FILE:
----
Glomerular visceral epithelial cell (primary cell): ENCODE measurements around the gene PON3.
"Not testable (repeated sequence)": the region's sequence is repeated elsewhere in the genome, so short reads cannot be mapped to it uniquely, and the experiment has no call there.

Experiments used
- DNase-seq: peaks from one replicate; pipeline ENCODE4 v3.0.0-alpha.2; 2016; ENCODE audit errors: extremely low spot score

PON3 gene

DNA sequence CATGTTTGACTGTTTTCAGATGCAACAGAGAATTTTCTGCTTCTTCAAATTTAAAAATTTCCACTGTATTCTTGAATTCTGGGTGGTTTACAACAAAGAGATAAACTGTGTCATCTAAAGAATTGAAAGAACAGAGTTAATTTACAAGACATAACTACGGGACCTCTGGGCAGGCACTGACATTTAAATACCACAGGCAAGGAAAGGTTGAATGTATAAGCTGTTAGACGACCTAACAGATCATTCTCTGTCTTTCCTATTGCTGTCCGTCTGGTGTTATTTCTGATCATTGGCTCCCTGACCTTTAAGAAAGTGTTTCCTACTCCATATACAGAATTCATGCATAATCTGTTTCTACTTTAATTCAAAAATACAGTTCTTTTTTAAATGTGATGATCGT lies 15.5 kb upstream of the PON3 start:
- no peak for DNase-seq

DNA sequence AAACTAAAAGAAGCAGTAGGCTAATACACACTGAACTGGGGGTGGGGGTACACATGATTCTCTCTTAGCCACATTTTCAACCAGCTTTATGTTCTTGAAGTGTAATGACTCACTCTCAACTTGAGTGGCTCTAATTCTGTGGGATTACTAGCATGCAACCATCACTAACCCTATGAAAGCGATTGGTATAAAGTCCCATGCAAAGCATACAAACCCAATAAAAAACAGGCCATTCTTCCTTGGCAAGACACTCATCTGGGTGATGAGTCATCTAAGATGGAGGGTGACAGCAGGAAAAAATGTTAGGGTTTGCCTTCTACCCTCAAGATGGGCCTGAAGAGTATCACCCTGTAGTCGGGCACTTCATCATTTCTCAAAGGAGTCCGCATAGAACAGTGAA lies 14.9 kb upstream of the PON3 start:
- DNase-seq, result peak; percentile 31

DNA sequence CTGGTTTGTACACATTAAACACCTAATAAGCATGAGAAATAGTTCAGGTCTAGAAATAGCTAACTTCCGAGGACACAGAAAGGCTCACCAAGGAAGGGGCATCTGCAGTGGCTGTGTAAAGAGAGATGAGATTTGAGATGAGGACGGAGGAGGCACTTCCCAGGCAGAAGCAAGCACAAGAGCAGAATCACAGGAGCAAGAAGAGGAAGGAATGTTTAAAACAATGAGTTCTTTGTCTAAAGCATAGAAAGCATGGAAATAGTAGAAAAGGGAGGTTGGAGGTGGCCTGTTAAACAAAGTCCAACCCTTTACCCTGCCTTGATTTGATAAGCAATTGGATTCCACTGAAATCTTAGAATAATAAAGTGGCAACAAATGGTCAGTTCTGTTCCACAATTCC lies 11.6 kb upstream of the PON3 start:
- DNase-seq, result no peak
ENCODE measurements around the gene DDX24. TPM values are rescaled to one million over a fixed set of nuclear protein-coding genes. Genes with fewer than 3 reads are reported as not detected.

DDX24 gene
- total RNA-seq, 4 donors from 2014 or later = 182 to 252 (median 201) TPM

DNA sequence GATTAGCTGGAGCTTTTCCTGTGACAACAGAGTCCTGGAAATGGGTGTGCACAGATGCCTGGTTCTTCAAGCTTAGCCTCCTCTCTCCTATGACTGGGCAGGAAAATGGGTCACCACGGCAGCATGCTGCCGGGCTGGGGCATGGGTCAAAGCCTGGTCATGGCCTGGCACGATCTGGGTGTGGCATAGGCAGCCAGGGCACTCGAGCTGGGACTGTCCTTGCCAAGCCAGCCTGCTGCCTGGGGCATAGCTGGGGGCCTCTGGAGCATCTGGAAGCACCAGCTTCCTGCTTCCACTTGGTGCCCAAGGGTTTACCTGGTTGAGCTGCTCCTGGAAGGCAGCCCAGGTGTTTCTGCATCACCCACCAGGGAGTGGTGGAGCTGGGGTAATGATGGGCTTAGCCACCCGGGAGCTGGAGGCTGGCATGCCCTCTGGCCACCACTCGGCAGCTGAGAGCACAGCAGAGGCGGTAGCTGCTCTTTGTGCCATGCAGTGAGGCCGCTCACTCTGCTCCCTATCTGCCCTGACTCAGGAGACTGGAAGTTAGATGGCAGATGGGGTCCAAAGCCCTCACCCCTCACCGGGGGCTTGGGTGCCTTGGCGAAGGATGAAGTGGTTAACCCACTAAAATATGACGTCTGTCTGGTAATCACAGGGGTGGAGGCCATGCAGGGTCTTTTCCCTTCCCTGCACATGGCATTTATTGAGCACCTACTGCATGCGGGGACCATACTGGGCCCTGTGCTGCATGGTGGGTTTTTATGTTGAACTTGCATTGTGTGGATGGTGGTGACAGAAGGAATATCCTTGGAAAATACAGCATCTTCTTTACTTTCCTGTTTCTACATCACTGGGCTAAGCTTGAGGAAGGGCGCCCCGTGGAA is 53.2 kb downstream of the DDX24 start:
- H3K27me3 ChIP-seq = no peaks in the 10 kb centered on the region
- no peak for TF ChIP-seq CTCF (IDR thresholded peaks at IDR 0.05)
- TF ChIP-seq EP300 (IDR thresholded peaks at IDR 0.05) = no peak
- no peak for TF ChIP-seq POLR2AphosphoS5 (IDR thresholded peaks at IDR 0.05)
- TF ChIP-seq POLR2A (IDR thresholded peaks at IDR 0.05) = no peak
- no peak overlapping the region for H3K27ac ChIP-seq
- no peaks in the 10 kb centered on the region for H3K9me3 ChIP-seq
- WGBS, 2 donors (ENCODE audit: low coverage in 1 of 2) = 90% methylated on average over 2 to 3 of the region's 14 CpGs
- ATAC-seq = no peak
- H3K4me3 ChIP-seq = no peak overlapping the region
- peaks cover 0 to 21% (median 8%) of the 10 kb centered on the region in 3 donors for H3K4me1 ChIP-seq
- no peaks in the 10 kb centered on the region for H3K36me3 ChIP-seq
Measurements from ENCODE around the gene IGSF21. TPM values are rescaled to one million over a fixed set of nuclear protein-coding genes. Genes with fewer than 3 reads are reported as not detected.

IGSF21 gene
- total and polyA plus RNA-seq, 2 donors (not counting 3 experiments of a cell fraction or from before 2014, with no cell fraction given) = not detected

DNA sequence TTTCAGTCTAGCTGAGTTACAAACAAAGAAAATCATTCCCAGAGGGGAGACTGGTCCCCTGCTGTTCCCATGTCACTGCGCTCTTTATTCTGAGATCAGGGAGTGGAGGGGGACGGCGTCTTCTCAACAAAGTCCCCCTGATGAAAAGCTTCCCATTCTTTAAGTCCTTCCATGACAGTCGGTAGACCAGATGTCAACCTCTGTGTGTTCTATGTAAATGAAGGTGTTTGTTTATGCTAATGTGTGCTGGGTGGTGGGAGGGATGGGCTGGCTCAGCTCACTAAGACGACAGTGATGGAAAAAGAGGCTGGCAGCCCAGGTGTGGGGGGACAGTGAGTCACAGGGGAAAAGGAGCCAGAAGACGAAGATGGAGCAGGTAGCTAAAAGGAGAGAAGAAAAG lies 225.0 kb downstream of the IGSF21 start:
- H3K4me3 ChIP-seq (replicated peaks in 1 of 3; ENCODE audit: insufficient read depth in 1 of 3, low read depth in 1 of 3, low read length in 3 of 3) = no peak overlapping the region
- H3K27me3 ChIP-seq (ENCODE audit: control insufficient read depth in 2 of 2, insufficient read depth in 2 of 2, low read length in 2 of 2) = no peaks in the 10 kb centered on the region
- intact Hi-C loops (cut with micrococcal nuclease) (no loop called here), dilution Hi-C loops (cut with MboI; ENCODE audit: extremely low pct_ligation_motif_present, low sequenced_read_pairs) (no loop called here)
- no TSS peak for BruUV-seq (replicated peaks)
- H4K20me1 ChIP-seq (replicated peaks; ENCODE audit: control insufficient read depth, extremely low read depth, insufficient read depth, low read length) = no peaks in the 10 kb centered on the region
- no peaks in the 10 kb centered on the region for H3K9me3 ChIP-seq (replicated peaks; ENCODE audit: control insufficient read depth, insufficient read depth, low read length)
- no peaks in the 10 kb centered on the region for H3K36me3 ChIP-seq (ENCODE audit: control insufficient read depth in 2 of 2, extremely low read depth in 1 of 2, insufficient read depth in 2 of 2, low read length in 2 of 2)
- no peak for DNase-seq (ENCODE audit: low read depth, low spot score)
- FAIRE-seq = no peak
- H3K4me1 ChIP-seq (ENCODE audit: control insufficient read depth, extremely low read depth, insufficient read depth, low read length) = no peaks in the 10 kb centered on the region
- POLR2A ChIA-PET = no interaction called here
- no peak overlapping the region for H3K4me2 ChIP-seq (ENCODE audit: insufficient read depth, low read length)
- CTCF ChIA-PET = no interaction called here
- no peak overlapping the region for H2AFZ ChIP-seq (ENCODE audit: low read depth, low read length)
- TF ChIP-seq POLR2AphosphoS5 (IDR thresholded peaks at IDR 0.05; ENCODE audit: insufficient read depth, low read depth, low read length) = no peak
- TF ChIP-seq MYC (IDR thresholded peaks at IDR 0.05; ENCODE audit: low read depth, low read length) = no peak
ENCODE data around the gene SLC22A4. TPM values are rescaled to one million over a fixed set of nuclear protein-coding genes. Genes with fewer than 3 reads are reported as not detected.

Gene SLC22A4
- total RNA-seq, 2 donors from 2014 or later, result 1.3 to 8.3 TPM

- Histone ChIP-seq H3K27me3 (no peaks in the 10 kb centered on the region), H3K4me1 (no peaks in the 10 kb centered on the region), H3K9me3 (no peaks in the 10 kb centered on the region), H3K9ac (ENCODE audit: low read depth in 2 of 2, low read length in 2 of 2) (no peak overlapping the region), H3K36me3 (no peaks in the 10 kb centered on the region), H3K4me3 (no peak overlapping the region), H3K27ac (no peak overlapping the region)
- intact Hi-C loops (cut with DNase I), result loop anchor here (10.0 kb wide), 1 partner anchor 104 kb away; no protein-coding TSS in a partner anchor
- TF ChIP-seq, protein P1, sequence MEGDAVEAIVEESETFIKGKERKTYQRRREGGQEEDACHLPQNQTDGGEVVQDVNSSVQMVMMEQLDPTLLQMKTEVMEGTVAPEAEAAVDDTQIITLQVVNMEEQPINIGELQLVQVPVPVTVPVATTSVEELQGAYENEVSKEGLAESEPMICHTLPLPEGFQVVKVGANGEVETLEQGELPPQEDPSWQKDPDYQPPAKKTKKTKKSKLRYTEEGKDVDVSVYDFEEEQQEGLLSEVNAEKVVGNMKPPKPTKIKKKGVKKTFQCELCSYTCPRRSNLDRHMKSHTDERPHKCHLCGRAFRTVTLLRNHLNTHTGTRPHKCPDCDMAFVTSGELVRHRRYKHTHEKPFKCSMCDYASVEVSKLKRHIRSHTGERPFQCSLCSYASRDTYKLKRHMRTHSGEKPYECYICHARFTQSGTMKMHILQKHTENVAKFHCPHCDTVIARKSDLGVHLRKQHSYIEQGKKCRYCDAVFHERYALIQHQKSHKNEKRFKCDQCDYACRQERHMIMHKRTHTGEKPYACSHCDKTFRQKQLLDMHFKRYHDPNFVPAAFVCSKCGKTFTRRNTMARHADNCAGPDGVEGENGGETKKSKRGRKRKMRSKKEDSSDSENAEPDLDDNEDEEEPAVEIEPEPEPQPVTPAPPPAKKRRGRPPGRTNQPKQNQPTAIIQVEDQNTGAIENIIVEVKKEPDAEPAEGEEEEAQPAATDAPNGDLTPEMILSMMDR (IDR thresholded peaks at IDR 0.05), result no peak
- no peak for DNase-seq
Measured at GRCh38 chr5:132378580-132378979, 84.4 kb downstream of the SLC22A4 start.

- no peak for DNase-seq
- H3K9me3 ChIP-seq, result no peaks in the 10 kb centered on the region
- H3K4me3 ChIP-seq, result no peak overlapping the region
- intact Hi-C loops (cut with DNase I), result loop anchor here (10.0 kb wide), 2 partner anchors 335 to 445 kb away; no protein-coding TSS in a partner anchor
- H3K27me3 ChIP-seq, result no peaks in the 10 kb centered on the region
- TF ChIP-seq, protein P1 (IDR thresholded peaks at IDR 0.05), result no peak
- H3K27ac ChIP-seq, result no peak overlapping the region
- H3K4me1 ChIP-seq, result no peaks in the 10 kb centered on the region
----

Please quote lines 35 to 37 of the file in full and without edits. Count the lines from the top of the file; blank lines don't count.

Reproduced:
- no TSS peak for BruUV-seq (replicated peaks)
- H4K20me1 ChIP-seq (replicated peaks; ENCODE audit: control insufficient read depth, extremely low read depth, insufficient read depth, low read length) = no peaks in the 10 kb centered on the region
- no peaks in the 10 kb centered on the region for H3K9me3 ChIP-seq (replicated peaks; ENCODE audit: control insufficient read depth, insufficient read depth, low read length)